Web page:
Chitipa District is the northernmost district in the Northern Region of Malawi. The capital is Chitipa (formerly known as Fort Hill). The district covers an area of 4,288 km.², and has a population of 126,799. Chitipa borders fellow districts Karonga and Rumphi, as well as neighboring countries Tanzania and Zambia. The district is divided into five main areas known as Misuku to the east, Kameme to the north, Bulambia right at the centre while Wenya and Nthalire areas are situated to the south.
Government and administrative divisions
There are five National Assembly constituencies in Chitipa:
Since the 2009 election all of these constituencies have been held by members of the Democratic Progressive Party. ARMS OF CHITIPA DISTRICT COUNCIL The district has two arms of government: (the political arm and administrative arm. Political arm headed by elected council chairperson,(Isaac Mwepa -2014 to date The administrative arm headed by District commissioner The District has ten elected councillors, 1, Isaac Mwepa who is also the council chairperson 2.Newton Sibale 3.James Ng"ambi 4.Maxwell Kayira 5.Christopher Munyenyembe 6.Chitatata Chunda 7.Ginilon Mulungu 8.Davie Silwimba 9.Osman Kanyika 10.Ambokire Chiona. Isaac Mwepa is the only youthful elected councillor in the chamber.
A number of different languages or dialects spoken in the district. According to a language survey carried out in 2006 by the University of Malawi, the principal languages spoken are as follows (the spelling Ci- is also found):
- Chindali / Chisukwa / Chilambya
- Chinamwanga / Chimambwe / Chiwandya
- Chinyiha / Chinyika
The first three groups are fairly close, and are all classified as belonging to zone M in the Guthrie classification of Bantu languages (specifically to the Rukwa language group). Chibemba is also classified in zone M, but in a different group, while Chitumbuka is a little more distant and is classified as belonging to zone N.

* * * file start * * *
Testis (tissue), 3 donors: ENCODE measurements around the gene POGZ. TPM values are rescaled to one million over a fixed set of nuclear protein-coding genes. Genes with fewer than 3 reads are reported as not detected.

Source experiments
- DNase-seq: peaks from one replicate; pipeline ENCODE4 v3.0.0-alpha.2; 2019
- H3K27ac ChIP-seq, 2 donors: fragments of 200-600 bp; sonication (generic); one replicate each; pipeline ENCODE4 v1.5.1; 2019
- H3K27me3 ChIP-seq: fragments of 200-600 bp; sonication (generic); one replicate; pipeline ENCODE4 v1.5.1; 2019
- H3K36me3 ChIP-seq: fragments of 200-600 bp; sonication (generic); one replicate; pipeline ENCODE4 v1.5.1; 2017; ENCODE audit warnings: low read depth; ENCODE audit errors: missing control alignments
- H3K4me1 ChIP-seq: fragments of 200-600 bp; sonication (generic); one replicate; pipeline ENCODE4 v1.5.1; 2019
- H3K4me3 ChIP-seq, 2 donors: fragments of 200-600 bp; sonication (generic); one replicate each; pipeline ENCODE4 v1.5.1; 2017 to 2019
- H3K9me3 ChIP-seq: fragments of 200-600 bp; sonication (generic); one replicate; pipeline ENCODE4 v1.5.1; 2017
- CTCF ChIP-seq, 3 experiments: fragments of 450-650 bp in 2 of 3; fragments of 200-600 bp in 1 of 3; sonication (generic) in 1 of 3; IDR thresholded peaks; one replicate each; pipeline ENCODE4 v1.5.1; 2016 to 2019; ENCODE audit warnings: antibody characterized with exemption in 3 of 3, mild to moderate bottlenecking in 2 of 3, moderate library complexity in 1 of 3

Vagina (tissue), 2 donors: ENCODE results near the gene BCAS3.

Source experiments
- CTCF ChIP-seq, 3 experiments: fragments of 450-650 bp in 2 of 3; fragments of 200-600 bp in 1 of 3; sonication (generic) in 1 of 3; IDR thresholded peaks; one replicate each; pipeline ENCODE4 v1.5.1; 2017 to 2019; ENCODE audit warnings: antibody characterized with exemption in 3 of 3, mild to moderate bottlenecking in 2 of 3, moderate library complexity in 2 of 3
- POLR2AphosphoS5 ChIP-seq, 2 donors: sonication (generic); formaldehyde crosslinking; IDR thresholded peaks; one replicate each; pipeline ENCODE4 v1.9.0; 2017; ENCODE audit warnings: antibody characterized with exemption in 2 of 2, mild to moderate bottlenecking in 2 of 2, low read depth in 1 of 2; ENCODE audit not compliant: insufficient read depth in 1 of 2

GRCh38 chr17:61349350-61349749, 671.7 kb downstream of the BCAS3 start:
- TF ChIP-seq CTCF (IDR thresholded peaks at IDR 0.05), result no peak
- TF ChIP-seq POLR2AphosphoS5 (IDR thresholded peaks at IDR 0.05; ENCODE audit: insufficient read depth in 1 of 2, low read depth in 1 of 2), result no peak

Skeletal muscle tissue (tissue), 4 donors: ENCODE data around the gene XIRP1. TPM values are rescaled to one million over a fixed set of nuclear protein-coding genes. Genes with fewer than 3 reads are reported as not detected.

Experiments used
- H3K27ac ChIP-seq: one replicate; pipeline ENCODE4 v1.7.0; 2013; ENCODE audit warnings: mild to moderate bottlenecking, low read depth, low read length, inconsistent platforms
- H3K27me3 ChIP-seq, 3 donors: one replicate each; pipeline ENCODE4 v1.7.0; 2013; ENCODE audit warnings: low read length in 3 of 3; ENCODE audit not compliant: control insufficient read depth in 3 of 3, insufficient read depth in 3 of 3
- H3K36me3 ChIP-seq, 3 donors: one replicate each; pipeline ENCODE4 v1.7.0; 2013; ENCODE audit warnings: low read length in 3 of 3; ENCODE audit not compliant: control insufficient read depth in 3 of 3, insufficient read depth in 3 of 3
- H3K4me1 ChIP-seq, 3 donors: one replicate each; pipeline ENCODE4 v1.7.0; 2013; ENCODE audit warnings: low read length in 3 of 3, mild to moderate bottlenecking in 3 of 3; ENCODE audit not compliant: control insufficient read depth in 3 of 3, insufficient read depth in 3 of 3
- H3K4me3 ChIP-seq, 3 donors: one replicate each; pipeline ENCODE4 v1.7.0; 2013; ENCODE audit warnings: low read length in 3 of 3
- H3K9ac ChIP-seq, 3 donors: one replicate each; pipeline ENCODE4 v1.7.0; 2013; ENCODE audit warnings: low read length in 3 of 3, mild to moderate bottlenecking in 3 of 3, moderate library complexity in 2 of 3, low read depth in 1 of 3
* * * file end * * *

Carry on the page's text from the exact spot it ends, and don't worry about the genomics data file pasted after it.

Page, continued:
The Nyiha language (Chinyiha or Cinyiha) is spoken in the far north-west corner of the district but also, in a form called Chinyika (which is described as a dialect of Chinyiha heavily influenced by Chitumbuka) further south around the village of Chisenga. Between these two, around the town of Chitipa itself, Lambya is dominant, although there are also pockets of speakers of Chinamwanga, Mambwe and Bemba. To the east of Chitipa, south of the Tanzanian border, live speakers of Chisukwa and Chindali. In the south of the district, Tumbuka is the main language. There are also a few Kyangonde speakers along the border with Karonga District.
- National Geographic (2005). National Geographic atlas of the world Eighth Edition. Washington, D.C: National Geographic Society. ISBN 0-7922-7543-8.
- "Parliament of Malawi - Members of Parliament - Chitipa District". Archived from the original on 2011-07-17. Retrieved 2011-01-19.
- University of Malawi Language Mapping Survey (2006), p. 15.
- University of Malawi Language Mapping Survey (2006), p. 16.
- Centre for Language Studies map of Northern Malawi Languages
- University of Malawi Language Mapping Survey of Northern Malawi (2006)
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